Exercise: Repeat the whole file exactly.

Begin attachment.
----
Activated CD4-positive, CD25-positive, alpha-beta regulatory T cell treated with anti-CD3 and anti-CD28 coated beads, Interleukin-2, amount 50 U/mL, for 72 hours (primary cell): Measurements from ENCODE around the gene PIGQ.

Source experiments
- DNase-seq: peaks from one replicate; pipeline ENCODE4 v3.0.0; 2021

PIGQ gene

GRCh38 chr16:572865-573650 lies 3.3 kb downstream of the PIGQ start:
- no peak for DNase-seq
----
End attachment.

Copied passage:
Activated CD4-positive, CD25-positive, alpha-beta regulatory T cell treated with anti-CD3 and anti-CD28 coated beads, Interleukin-2, amount 50 U/mL, for 72 hours (primary cell): Measurements from ENCODE around the gene PIGQ.

Source experiments
- DNase-seq: peaks from one replicate; pipeline ENCODE4 v3.0.0; 2021

PIGQ gene

GRCh38 chr16:572865-573650 lies 3.3 kb downstream of the PIGQ start:
- no peak for DNase-seq